Moonlight, the new work from writer/director Barry Jenkins, is a Very Important Film. Its Importance is clear throughout the film — long, lingering takes, lots of silent pauses, plenty of dodgy focusing, no shortage of shaky-cam shots, extended sequences of very little happening.
The film is the story of Chiron, a young man growing up black, and gay, in Miami in the unspecified recent past. Much of the praise Moonlight is getting — and it’s getting plenty — comes from the fact that it depicts the sexual awakening of a young, gay, black American man. I’m not black, nor am I gay, and so I can’t identify too closely with the challenges Chiron faces as he goes on his journey of self-discovery.
But does this mean that I can’t critically assess Moonlight? I’m not a deeply troubled thug, but I enjoyed Pulp Fiction and could understand what was being depicted. I’ve never been to India, never lived in oppressive poverty, but I found lots to engage with in Slumdog Millionaire. I’m not an angst-ridden teen girl, but I got a lot out of Heathers. So I’m going to maintain that, while Moonlight didn’t speak to my personal condition, I can assess it as a film in its own right.
And it didn’t work for me. It is, as I have said, terribly Important, addressing as it does a community that has received very little cinematic attention. But it’s also very dull. Moonlight is told in three acts, each named after a different name by which the lead character is known during his life. In the first act, Alex Hibbert plays Little, Chiron as a primary-school boy, and has little to do except look scared as he’s picked on by his classmates who call him “faggot,” a word he barely understands, and is taken in for no apparent reason by Juan (Mahershala Ali) and his “woman” (his phrase, not mine) Teresa (Janelle Monáe). Juan is, of course, a drug dealer — most of the male character in Moonlight are drug dealers — who tries to protect Little. His mother Paula (Naomie Harris), briefly a nurse and then for the rest of the film a crack whore, albeit a crack whore with perfect teeth, a flawless complexion and great hair, can’t take care of him, partly because she’s buying her crack from Juan. In the middle of this, Little, who says, well, little, has a friendship with Kevin which is telegraphically homoerotic. Act two sees Chiron abused at high school, protected by Teresa, largely abandoned by Paula and seduced by Kevin. The third act, presumably meant to be the big emotional punch of the film, attempts with limited success to tie the characters together.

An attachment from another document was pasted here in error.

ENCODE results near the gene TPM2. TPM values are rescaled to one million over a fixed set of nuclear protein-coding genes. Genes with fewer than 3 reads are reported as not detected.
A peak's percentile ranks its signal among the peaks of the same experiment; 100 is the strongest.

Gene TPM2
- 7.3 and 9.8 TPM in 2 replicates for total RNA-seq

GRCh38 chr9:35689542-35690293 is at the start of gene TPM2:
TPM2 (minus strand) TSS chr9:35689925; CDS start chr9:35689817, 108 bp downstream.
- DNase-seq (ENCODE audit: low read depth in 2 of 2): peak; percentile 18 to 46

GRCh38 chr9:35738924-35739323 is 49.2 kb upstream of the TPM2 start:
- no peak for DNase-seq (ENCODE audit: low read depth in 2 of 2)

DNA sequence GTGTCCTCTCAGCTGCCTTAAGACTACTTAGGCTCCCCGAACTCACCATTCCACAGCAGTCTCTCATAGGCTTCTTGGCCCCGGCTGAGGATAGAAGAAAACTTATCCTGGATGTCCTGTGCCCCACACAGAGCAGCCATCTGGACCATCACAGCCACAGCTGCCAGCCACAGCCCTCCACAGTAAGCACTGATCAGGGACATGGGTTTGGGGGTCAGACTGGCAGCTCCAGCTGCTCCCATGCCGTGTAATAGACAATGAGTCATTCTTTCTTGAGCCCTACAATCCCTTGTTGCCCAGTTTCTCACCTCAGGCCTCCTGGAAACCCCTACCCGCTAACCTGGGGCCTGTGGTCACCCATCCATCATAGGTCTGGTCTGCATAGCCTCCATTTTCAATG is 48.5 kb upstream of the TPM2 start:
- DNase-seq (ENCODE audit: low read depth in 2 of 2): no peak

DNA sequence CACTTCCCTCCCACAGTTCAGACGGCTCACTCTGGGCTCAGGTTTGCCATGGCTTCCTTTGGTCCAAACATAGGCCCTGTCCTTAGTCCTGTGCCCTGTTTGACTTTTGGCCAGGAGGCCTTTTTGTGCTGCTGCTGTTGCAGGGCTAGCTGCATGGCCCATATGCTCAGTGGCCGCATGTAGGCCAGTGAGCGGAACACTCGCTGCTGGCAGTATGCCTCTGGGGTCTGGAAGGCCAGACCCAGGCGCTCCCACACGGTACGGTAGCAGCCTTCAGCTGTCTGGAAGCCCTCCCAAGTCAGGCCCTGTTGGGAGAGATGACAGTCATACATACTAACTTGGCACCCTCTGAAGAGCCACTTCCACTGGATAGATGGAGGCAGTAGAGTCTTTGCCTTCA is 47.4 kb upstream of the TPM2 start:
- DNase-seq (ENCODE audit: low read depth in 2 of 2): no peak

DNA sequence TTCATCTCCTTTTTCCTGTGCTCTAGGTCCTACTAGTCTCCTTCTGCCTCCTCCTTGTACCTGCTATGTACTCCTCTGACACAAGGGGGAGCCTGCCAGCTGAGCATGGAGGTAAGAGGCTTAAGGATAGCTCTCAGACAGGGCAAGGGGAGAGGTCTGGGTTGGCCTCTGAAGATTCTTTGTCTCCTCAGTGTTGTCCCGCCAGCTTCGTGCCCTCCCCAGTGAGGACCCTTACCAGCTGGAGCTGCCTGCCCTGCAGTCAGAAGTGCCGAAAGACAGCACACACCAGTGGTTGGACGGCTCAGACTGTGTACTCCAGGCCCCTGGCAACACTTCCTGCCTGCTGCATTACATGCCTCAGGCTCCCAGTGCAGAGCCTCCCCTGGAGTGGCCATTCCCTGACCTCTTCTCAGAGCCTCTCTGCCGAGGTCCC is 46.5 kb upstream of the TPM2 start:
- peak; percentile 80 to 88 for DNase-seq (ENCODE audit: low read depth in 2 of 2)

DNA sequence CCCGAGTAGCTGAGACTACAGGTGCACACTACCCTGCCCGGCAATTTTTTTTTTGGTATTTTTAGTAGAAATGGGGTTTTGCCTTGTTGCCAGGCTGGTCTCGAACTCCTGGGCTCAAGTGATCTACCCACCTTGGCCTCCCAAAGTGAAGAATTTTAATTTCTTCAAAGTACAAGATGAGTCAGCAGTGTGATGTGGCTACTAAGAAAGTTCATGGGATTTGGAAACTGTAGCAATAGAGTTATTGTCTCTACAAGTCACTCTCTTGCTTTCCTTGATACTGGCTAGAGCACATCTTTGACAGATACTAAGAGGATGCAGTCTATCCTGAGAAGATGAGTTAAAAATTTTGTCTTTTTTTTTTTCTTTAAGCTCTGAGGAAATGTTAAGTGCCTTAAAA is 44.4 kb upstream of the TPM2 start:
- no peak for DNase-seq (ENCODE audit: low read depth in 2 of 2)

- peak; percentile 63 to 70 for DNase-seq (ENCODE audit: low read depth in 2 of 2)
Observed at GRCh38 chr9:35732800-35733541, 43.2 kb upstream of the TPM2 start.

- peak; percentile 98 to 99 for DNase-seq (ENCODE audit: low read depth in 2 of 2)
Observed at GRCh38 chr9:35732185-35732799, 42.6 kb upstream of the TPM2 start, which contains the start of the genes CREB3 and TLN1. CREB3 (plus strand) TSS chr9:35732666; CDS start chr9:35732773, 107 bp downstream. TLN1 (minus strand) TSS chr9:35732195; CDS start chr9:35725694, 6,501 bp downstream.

In the end, though, Moonlight manages to be little more than Ken Loach for the American black community, but without the humanising warmth that Loach weaves into the bleakness of his situations. Jenkins, working from the play In Moonlight Black Boys Look Blue by Tarell Alvin McCraney, has built a film that tries, but fails, to build characters through scenes that largely go nowhere. Act one offers little explanation for why Little is picked on; act two gives no indication of how Paula has sunk from employment to turning tricks for crack; act three simply shifts Chiron from Miami to Atlanta and into the drug trade. Little, the young lad of the first act, is so blank as to be little more than a cypher; he has little to do other than look terrified as the grown-ups around him discuss what to do with him. Juan, Little’s protector, offers portentous speeches about the nature of blackness that in another film would leave him looking little little more than a magical negro friend, Teresa coming terribly close to Sassy Black Woman territory. Among all of this, Naomie Harris, who can, let’s face it, do little wrong, manages to produce a quite excellent performance as Paula, Chiron’s mother who descends into crack-whoredom while trying, unsuccessfully, to be a mother to her boy; this combines with a strong depiction of Chiron by Ashton Sanders in the one act of the film in which the characters’ arcs are more than just simplistic point-to-point leaps. Jenkins can’t bring himself to let Harris be anything but gorgeous, despite her downhill trajectory.
Moonlight will win awards, many awards. It is already attracting extremely positive reviews. But I’m afraid I simply couldn’t warm to it. It’s a little too self-important, its performances a little too knowingly powerful and intense. I know this will not be a popular perspective on this film, but that’s what I took from it.
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